Book 2 – 76: Submission

Third Quadrant.

Asteroid Tethari.

Asteroid Core.


Figaro could see the doubt in his father’s magnified face. It was unlikely to be doubt in his own thinking, so it had to be doubt in his son’s. But what surprised Figaro was that his father was taking time to make the assessment.

Most judgements by Ramon Ollo were quick and final. Ramon Ollo didn’t waste time deliberating. He saw a problem, selected the best solution, and then he enacted it. Getting him to pause to consider his next move was an accomplishment in itself.

Figaro had been trained for conflict his whole life. Not just those to do with Antecessors but also the more mundane kind when facing other people. He was heir to a dynasty. He needed to be prepared.

Politics, strategy, negotiations. He had been tutored in those and many other subjects since childhood. He was aware of the rules of brinkmanship, and when it was correct to break them. He had studied the statistics and was aware of the probabilities of all the various outcomes. As was his father. His father had the added advantage of experience, and the confidence that came with success.

That meant the only real chance Figaro had of coming out ahead in this particular situation was to ignore everything he had learned and to use whatever he could to prevent his father controlling the outcome.

Ubik provided him with a wild card.

The problem was that Figaro was just as unable to predict what Ubik would do next. That was why he had to bluff that Ubik had rigged the Guardian’s suit to self-destruct.

It sounded, as Ubik had said, like something he would do. Which was also one of the strongest reasons for him not doing it. He didn’t like to be preempted. And Figaro was not bold enough to think he was at the stage where he could reliably guess Ubik’s thought process.

But Ubik liked to mess with people. And the chance to outwit the great Ramon Ollo seemed, to Figaro, something Ubik would like to do, given the chance.

Bluffing his own father, baiting Ubik, defying the Intercessors — none of this had been covered in any of his classes.

Figaro tried to adjust his position to get a better look at what the others were doing, but he was fixed in place at the centre of the sphere that presumably formed the core of the asteroid. There was no way to escape this place. There wasn’t even an exit to aim for. His only way out was to hope his Father’s experience of Null Void was as limited as everyone else’s.

“There is no indication that the Central Authority suit poses a danger,” said Ramon Ollo. “Modifications are minor, the AI has been removed, and power is limited. I am surprised it even got this far.”

“That’s what he wants you to think,” said the Guardian, “and then you find your entire defence configuration isn’t responding and all systems are offline.” She sounded more than a little bitter. “Ramon Ollo, I am Guardian Tezla of the Central Authority. By the power vested in me, I am ordering you to stand down and release us. You are in violation of—”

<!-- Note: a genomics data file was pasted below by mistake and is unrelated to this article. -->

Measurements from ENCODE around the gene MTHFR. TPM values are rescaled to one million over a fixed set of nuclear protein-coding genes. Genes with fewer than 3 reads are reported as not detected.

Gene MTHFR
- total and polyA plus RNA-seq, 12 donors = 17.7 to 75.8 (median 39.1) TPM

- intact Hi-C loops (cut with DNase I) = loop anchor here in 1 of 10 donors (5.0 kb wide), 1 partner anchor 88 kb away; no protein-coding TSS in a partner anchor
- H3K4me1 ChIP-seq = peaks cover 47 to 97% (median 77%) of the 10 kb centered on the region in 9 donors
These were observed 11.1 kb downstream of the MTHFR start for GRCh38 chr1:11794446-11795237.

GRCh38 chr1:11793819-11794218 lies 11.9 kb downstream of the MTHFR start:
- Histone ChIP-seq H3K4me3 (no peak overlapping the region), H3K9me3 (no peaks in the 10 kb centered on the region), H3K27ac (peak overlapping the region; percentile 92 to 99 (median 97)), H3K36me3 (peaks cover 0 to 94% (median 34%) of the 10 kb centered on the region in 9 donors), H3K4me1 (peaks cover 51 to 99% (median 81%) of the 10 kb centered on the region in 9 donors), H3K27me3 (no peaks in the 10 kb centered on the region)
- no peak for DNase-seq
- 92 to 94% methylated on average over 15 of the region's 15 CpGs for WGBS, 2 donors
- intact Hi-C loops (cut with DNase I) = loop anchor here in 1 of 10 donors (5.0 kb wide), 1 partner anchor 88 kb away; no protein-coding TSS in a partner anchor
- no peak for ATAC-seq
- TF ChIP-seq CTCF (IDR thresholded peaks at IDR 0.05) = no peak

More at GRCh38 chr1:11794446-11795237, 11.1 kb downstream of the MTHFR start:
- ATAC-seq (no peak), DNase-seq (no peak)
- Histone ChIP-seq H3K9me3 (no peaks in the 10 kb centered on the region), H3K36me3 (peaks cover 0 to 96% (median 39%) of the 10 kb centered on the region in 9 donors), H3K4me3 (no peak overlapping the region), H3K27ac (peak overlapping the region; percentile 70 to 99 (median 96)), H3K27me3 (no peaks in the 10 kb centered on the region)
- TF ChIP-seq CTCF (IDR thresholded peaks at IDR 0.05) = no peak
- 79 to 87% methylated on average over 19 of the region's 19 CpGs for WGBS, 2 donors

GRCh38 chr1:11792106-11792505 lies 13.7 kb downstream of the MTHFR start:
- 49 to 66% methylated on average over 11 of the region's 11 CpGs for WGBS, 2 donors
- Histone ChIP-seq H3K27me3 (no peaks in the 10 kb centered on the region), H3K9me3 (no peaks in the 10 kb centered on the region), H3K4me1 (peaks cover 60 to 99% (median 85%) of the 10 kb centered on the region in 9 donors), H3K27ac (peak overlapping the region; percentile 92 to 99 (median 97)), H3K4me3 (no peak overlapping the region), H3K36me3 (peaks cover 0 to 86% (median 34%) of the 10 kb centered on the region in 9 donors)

“Guardian,” said Ramon softly, “if I had the power to give orders here, I would happily release you and these others. I have no interest in detaining you or causing you any harm. And if I did, spouting your rules and regulations at me would make no difference. This is a unique situation, one for which the Central Authority will have to write new directives, which will then need to be ratified, reviewed and passed through several committees. You of all people should be aware of how the Central Authority operates.”

There was no hint of dismissiveness in his father’s statement. If anything, he seemed slightly regretful the CA wasn’t a more effective body. He had always regarded their response time to be their greatest weakness.

The Guardian sighed. “Yes. I am well aware. But I would like to remind you of the poor impression it will leave if you continue to collaborate with a power intent on the destruction of every human it encounters. Whatever the outcome here, the 36 will not overlook this incident.”

“And I would remind you,” said Ramon in a smooth, unthreatening voice, “that you are a trespasser on private property. I did not give you permission to land on my asteroid or to enter my base. However, you are here now, and I consider you my guest. As a host, it would be remiss of me to allow any harm to come to you. Believe me, Guardian, I am not collaborating with these droids, nor am I in any way able to influence them. I would gladly spend time studying and learning from them, but sadly I don’t believe there will be time for that. Currently, my role is purely one of go-between. They are interested in my son, and that is the only reason I am still alive. I can’t say I’m not curious to see what it is they plan for him, and I hoped to offer him some guidance through the process, but I am also, it seems, unable to influence him. A matter that is the cause of both pride and sadness. You tried your best under very difficult circumstances, my son, but bluffing is not the best course of action.”

“Hold up, hold up,” said Ubik. “Let me propose something for everyone’s consideration. Maybe the suit kills Fig, maybe it doesn’t. Maybe its rear vents discharge the floxyn gas used to generate an endless supply of oxygen — which is banned, somewhat unfairly, for use by anyone other than the Central Authority — and that, together with the weird gravity shear inside this perfectly spherical naturally occurring chamber, will create the kind of gravity blast only theorised about greater minds than mine. Who knows? That isn’t why we came here. We came here to offer our help to these poor, unfortunate droids.”

Ubik paused. The perfect time for the droids to kill him and move on with their plans. They didn’t take the opportunity. Instead, they listened. Figaro was starting to think there was a chance.

“Together,” continued Ubik, “we can get to the heart of the real problem, and that is, I think we all know, the terrible losing record of the Intercessors. You have all been rubbish when it comes to taking on your siblings. I think we can all agree on that. Absolutely awful. What you need is a new approach. One that doesn’t require so much planning. Less certainty. Bigger risk, bigger rewards. Fix what needs fixing and put the Intercessors back on track. Right? This is why you didn’t kill me on sight. You know and I know, I’m the only chance you losers have.”

As an offer of mutual cooperation, it was quite antagonistic. Insulting, even. The perfectly spherical naturally occurring chamber was perfectly silent.